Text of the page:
[Antioxidant properties and membranotropic effect of certain derivatives of 1,4-dihydropyridine].
This study assessed whether fluoxetine, sertraline, and paroxetine differ in efficacy and tolerability in depressed patients and the impact of baseline insomnia on outcomes. Patients (N = 284) with DSM-IV major depressive disorder were randomly assigned in a double-blind fashion to fluoxetine, paroxetine, or sertraline for 10 to 16 weeks of treatment. Using the Hamilton Rating Scale for Depression (HAM-D) sleep disturbance factor score, patients were categorized into low (<4) or high (>or=4) baseline insomnia subgroups. Changes in depression and insomnia were assessed. Safety assessments included treatment-emergent adverse events (AEs), reasons for discontinuation, and AEs leading to discontinuation. In addition, AEs were evaluated within insomnia subgroups to determine emergence of activation or sedation. Depression improvement, assessed with the HAM-D-17 total score, was similar among treatments in all patients (p = 0.365) and the high (p = 0.853) and low insomnia (p = 0.415) subgroups. Insomnia improvement, assessed with the HAM-D sleep disturbance factor score, was similar among treatments in all patients (p = 0.868) and in the high (p = 0.852) and low insomnia (p = 0.982) subgroups. Analyses revealed no significant differences between treatments in the percentages of patients with substantial worsening, any worsening, worsening at endpoint, or improvement at endpoint in the HAM-D sleep disturbance factor in either insomnia subgroup. Treatments were well tolerated in most patients. No significant differences between treatments in the incidence of AEs suggestive of activation or sedation were seen in the insomnia subgroups. These data show no significant differences in acute treatment efficacy and tolerability across fluoxetine, sertraline, and paroxetine in major depressive disorder patients. Improvement in overall depression and in associated insomnia was achieved by most patients regardless of baseline insomnia.
Antidepressants, such as sertraline, appear to be significantly helpful in the treatment of mood symptoms during the course of GnRH agonist therapy.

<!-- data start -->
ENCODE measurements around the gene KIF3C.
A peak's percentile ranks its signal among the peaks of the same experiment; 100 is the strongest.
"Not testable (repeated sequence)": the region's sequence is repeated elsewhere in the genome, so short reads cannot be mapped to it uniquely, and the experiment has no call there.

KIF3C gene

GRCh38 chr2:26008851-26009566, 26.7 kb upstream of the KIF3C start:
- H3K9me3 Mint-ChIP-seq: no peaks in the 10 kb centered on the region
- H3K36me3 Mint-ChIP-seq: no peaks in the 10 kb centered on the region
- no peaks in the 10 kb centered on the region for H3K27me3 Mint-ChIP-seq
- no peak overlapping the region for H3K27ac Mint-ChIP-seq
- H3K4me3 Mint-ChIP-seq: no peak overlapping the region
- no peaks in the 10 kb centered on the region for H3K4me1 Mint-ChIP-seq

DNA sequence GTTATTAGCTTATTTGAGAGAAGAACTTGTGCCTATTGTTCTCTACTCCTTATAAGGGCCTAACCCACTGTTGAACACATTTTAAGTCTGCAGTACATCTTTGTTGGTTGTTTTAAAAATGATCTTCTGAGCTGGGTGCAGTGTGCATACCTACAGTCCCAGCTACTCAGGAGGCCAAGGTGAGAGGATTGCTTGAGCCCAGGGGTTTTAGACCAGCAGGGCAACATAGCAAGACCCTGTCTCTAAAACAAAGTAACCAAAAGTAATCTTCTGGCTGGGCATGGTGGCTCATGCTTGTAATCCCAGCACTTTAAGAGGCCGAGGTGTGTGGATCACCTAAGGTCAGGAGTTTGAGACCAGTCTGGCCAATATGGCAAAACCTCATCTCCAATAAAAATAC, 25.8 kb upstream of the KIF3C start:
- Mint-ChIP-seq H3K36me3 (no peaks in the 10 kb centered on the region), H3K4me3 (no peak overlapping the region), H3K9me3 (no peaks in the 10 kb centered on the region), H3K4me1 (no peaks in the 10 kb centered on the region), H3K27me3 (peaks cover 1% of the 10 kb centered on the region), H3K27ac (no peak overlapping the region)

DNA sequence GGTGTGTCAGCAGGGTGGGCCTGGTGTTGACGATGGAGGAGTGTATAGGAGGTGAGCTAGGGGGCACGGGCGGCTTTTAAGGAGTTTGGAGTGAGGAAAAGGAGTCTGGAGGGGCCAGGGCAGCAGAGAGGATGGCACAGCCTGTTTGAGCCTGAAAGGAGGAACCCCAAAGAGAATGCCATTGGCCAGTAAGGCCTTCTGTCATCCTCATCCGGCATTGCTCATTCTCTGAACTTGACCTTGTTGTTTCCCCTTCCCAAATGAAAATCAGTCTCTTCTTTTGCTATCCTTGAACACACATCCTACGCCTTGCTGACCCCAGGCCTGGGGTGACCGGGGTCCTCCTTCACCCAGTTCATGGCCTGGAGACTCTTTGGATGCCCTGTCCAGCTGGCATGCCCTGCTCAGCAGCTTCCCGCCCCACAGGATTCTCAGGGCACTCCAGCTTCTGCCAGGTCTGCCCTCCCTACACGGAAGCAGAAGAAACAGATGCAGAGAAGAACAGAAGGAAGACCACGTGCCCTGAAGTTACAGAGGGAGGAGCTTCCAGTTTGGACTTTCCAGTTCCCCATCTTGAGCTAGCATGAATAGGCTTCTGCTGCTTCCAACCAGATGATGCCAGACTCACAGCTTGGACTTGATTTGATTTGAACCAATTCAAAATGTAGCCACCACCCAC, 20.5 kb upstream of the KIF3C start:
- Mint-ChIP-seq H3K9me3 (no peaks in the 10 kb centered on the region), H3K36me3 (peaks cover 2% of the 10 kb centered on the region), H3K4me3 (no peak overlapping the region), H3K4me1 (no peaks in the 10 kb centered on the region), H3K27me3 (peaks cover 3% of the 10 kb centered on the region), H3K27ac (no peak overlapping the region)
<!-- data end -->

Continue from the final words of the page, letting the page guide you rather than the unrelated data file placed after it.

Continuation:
Cochrane Library, AMED, CINAHL, EMBASE, LiLACS, MEDLINE, PSYCINFO, PSYNDEX, and Journal of Medicine and Pharmacy databases were searched for randomized controlled trials (RCTs) comparing medicinal interventions (citalopram, escitalopram, fluoxetine, mirtazapine, paroxetine, sertraline, venlafaxine), cognitive behavioral therapy (CBT), combined fluoxetine with CBT, and placebo treatment for acute MDD from January 1988 to March 2013. Treatment success, dropout rate, and suicidal ideation/attempt outcomes were measured. Bayesian methods were used to conduct a MTM including age and funding subgroups.
To report a case of sudden cardiac death in a patient receiving combination therapy with clozapine and sertraline.
Obsessive-compulsive disorder (OCD) in children and adolescents is often a disabling condition, which demands treatment with medication. Research shows that serotonin is involved in the disorder and empirical treatment studies show that antidepressants with serotonin activity are effective. The first choice of treatment in the psychopharmacological approach to OCD in children and adolescents are the SSRI agents, which have been documented as being effective as well as well-tolerated in children and adolescents. The best-documented SSRI to this point is sertraline. However, fluoxetine and fluoxamine have also undergone systematic studies in children and adolescents. Clomipramine has been proven effective, however, side effects caused by this agent would suggest that an SSRI is a better choice. Treatment with an SSRI seems to have effect in approximately 75 % of patients with OCD. There are still no systematic studies analyzing augmenting medication for children and adolescents with OCD. Research indicates that the combination of medication and psychotherapy (cognitive behavioural therapy) is important in most cases. Based on a few long-term follow-up studies on OCD children and adolescents there is not evidence that all children and adolescents suffer a lifetime course of the disease. It is therefore recommended that discontinuation is attempted after 1-1.5 years of successful treatment.
To study possible selective prescribing ('channelling') we compared characteristics of patients using the SSRI sertraline with patients using longer available SSRIs.
Selective serotonin reuptake inhibitors (SSRIs) have become the most frequently used antidepressants in China in recent decades. This systematic review and meta-analysis examined the efficacy and tolerability of SSRIs in Chinese studies and the quality of Chinese randomized controlled trials.
Between April 2008 and October 2014 we prospectively enrolled 70 patients referred to our department for symptomatic paroxysmal hypertension. Patients received sertraline (a selective serotonin reuptake inhibitor, 50 mg once daily) as an add-on to their current medication. Effect of this treatment was assessed on next clinical visit at least 3 months later.